Iran in Talks with Iraqi Kurds over Referendum
(Picture: Iran Supreme National Security Council chief Ali Shamkhani and PUK Deputy Secretary General Kosrat Rasul Ali.)
From the very beginning of the campaign, Iran has seen the upcoming referendum poll in Kurdistan as setting the stage for the balkanization of Iraq. Last week, Iran hosted members from the party of the former Iraqi president Jalal Talabani. A high-ranking delegation from the Patriotic Union of Kurdistan (PUK), headed by deputy secretary general Kosrat Rasul Ali, and the Chief of the Executive Body of the political bureau, Mala Bakhtiar, is in Tehran to negotiate with Iran’s Supreme National Security Council (SNSC) secretary Ali Shamkhani. The Iranian official has stressed Iran’s disapproval of the plan.
In a meeting with the PUK officials, the SNSC secretary pointed to the liberation of Mosul from the grip of Takfiri terrorists of Daesh, saying it would herald a better future for an integrated Iraq and foil foreign plots aimed at creating a division in the country.
“A secure, stable and united Iraq promotes the country’s sustainable security, stability and progress and friendly countries to Iraq and its well-wishers must support such an approach,” Shamkhani pointed out. Shamkhani said the independence plan would “in fact put pressure on and isolate Iraqi Kurds and weaken Kurdistan and eventually all of Iraq.” The Iranian official added that the plan went against the policies and initiatives of the Iraqi officials and was neither a priority and nor an immediate public demand, PressTV reported.
Shamkhani further noted that certain regional and extra-regional countries sought to undermine Iraq and big countries in the Middle East, stressing that such arrogant plots should be thwarted by remaining vigilant and paying attention to the interests of the nation and those of the Muslim world. He said the Islamic Republic wishes “security, economic development and prosperity” for people, parties and groups in the north of Iraq whose realization would prevent the activities and spread of terrorist groups.
Rasul Ali, for his part, said Iran had always played a leading role in supporting Kurdistan, particularly in countering Daesh terrorists, and prevented a security disaster in this region. “At the time when Takfiri terrorists were getting close to Erbil borders, the Islamic Republic was the only state that helped Kurds in the fight against Daesh to prevent a security catastrophe in the Iraqi Kurdistan,” he said.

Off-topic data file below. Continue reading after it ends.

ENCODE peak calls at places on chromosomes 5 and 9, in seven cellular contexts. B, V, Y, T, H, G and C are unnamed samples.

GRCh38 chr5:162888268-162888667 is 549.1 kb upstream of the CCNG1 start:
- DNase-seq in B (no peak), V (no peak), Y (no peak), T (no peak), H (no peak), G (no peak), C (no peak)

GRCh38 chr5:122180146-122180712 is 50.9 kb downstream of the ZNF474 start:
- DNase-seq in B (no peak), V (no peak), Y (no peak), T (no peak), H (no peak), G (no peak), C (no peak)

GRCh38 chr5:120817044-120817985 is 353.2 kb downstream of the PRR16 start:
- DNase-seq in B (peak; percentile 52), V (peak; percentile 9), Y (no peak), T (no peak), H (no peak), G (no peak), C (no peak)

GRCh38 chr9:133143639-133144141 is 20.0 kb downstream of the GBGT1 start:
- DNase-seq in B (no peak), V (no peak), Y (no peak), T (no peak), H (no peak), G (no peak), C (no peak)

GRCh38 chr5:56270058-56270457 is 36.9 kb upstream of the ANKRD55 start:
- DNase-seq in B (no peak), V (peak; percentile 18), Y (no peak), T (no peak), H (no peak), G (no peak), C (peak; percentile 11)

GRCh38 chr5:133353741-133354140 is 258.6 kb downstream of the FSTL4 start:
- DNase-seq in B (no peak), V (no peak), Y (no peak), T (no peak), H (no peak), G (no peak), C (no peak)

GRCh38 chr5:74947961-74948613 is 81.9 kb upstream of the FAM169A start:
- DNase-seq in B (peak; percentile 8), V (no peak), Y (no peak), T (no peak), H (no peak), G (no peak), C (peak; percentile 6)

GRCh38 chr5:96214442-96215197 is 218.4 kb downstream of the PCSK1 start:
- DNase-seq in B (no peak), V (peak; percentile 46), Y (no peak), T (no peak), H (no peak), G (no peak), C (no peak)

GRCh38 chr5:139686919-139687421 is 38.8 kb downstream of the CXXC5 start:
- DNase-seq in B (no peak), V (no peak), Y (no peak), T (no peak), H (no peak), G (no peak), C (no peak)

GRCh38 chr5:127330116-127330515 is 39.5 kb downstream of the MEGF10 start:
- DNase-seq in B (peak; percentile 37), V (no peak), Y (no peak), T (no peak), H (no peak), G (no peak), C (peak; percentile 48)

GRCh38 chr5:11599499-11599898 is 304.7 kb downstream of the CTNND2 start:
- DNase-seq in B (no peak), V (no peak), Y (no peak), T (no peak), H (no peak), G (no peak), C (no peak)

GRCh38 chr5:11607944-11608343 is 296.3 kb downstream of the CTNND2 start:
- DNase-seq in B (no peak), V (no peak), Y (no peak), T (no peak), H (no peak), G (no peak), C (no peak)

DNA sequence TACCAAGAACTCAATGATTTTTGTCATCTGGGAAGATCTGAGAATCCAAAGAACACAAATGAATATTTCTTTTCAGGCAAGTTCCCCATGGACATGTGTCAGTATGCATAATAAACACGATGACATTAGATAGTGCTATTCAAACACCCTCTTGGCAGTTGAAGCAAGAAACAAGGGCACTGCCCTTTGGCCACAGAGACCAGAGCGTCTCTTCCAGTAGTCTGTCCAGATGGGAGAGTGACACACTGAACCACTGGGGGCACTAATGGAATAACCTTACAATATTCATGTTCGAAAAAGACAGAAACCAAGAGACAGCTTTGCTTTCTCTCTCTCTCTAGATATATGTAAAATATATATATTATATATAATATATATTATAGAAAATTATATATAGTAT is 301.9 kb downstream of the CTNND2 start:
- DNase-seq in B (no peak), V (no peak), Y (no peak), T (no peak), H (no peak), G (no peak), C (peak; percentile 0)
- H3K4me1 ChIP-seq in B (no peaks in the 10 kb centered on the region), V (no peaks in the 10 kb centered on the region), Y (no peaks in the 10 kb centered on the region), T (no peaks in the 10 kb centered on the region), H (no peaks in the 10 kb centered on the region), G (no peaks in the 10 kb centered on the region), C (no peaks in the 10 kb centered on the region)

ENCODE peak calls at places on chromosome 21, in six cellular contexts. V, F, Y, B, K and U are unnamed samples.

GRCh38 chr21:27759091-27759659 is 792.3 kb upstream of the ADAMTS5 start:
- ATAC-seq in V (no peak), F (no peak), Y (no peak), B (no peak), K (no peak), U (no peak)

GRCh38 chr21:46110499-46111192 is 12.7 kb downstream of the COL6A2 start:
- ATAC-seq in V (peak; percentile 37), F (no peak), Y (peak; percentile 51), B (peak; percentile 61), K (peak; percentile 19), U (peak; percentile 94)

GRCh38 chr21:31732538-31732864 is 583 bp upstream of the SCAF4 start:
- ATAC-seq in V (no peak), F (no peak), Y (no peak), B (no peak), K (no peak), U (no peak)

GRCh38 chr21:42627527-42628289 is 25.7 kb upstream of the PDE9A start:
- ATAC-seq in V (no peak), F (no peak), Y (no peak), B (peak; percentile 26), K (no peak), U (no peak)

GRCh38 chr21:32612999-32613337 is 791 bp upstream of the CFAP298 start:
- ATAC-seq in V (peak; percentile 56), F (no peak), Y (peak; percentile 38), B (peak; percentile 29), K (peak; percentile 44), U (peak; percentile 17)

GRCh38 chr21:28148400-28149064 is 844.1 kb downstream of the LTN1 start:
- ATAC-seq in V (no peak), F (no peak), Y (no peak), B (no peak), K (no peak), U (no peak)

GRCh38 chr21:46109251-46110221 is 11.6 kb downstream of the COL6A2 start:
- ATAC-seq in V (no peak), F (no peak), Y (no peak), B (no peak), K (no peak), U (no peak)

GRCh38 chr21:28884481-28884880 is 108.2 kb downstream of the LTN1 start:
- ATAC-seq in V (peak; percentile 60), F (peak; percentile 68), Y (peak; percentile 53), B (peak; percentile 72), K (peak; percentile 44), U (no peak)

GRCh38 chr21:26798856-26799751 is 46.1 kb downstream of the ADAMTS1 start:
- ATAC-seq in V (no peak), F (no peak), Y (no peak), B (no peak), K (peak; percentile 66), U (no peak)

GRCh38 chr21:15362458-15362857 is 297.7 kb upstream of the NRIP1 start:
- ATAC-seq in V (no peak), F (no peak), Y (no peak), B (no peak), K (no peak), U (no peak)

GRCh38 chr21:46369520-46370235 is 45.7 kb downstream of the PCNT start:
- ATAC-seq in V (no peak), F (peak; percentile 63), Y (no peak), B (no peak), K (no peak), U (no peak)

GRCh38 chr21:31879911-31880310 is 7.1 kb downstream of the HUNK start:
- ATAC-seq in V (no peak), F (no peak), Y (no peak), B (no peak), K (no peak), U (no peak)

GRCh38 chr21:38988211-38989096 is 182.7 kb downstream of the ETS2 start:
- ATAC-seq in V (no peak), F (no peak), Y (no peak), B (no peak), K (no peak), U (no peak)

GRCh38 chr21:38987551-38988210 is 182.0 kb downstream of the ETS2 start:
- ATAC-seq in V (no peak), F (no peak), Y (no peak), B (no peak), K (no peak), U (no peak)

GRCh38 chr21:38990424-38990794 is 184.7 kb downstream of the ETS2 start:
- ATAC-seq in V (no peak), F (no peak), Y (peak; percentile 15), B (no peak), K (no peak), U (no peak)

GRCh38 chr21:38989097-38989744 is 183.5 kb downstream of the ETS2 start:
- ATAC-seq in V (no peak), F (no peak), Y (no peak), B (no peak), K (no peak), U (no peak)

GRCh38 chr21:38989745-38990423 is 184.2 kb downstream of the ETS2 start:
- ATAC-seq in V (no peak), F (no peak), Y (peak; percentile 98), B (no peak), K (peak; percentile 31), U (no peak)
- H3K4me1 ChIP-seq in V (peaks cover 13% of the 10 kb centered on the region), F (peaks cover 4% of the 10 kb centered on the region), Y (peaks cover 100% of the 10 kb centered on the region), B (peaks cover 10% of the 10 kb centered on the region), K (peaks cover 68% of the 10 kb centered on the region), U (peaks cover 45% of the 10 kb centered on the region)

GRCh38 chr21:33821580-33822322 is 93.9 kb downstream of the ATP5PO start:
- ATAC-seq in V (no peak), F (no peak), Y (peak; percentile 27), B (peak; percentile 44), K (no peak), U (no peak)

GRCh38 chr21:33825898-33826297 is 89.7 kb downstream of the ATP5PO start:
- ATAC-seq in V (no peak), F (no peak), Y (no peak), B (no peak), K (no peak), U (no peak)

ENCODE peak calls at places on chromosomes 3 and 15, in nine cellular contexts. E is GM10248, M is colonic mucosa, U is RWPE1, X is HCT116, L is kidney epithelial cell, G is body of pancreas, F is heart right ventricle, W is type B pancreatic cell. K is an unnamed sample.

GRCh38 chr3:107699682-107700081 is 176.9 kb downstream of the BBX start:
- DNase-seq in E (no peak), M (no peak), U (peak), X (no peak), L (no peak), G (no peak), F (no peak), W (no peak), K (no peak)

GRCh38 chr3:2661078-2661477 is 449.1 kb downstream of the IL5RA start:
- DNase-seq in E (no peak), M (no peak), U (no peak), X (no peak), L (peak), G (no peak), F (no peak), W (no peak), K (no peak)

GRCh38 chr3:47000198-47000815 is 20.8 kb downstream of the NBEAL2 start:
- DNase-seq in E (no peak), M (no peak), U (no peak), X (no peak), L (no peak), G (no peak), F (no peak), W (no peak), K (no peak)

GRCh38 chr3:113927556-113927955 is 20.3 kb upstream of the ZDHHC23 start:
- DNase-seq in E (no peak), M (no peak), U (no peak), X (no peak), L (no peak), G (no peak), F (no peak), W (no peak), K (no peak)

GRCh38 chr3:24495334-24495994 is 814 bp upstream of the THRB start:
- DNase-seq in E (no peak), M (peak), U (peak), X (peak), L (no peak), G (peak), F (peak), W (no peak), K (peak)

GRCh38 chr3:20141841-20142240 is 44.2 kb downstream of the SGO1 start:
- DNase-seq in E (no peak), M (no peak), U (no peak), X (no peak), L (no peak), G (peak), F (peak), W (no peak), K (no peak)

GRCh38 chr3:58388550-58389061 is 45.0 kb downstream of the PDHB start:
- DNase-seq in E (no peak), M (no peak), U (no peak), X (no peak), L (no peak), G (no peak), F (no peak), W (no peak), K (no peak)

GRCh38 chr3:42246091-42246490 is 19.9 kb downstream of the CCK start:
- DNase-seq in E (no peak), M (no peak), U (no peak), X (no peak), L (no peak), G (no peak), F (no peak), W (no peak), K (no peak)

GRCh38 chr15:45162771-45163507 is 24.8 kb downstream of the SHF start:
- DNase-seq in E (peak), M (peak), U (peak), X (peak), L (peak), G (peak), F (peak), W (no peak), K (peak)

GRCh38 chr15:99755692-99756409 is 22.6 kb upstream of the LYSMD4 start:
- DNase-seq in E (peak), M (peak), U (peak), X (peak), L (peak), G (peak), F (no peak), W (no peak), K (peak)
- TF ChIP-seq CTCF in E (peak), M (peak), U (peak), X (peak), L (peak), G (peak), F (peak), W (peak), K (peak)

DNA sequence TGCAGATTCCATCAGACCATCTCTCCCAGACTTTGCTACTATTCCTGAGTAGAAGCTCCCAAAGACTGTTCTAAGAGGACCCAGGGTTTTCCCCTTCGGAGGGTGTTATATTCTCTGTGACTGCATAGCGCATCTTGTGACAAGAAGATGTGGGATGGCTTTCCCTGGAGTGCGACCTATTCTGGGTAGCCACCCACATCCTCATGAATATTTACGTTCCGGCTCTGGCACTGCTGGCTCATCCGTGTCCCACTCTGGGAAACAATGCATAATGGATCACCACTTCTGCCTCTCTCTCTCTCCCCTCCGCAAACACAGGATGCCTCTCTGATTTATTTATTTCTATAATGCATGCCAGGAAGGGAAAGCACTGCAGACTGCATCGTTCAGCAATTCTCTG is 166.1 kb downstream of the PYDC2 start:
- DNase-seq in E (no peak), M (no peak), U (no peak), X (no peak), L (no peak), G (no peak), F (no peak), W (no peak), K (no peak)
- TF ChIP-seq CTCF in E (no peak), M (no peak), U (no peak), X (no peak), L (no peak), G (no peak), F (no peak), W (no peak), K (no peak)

In the meantime, the Iraqi ambassador to Iran has called the Kurdish bid illegitimate in an interview with Iran’s Student News Agency (ISNA). Rajeh Saber Abboud al-Mousavi called the independence referendum an unconstructive move, illegal in terms of the Iraqi constitution. “The Iraqi constitution, which 10 years ago spoke to Iraqis and aroused the satisfaction of all, including the Kurds and the Arabs, guarantees the unity of Iraq, and everyone should abide by this law. The referendum is clearly against the law,” Mr. al-Mousavi said. Calling Kurds friends and brothers of the Iraqi nation, he called for talks to settle any complaints on the Kurdish side. “Iranian officials have expressed their disapproval on the issue. Like other states as well as the United Nations, they emphasized the territorial integrity and unity of Iraq and we should rest assured that Iranians do care for the solidarity and integrity of Iraq,” the Iraqi diplomat added.
Iran’s ambassador to Baghdad has also announced in a press conference that he will soon engage in talks with the President of Iraqi Kurdistan. On Sunday and in a joint presser with Hadi Ali, a PUK official, Iranian ambassador Iraj Masjedi said he would directly negotiate with Masoud Barzani. In an earlier meeting with Kurdistan Prime Minister Nechirvan Barzani on the same day, Masjedi had said Iran was ready to help resolve differences between Erbil and Baghdad.
Following a meeting of the major Kurdish political parties in Erbil, Masoud Barzani announced that the Iraqi Kurdistan would hold an independence referendum on September 25. The Iraqi central government had already announced its opposition to the referendum. The Iraqi Kurdistan has been autonomous since 1991, following the first Persian Gulf War and the announcement of no-fly zones by the US. Ever since Saddam Hussein's government collapsed in 2003 and the new constitution was drafted, Kurdistan has been a federal entity of Iraq, with independent government, parliament, and armed forces. The notion of a potential referendum in Kurdistan to secede from Baghdad has been in the air in recent years, especially after the Iraqi army failed to resist extensive ISIS attacks in the summer of 2014.
Iran and Turkey, two neighbors of Iraq, have repeatedly expressed opposition to any plan that would balkanize Iraq. In June, Iranian Foreign Ministry spokesman Bahram Qassemi had expressed Tehran’s opposition to the “unilateral” plan, stressing the importance of maintaining integrity and stability in the Arab country. “The principal and clear position of the Islamic Republic of Iran is to support Iraq’s territorial integrity and solidarity. The Kurdistan region is part of the Republic of Iraq,” Press TV quoted Qassemi as saying. Qassemi went on to say that, “unilateral” decisions outside the national and legal framework and principles, particularly the Iraqi Constitution, would “only create new problems,”. Qassemi urged Iraqis to maintain their unity and said, “An integrated, stable and democratic Iraq guarantees the interests of all the country’s people from any ethnicity or religion”.
“Today, Iraq more than ever needs peace and national consensus and differences between Erbil (capital of the Kurdistan region) and Baghdad must be settled within the framework of dialogue and national understanding and in compliance with the Iraq Constitution,” the Iranian spokesman pointed out.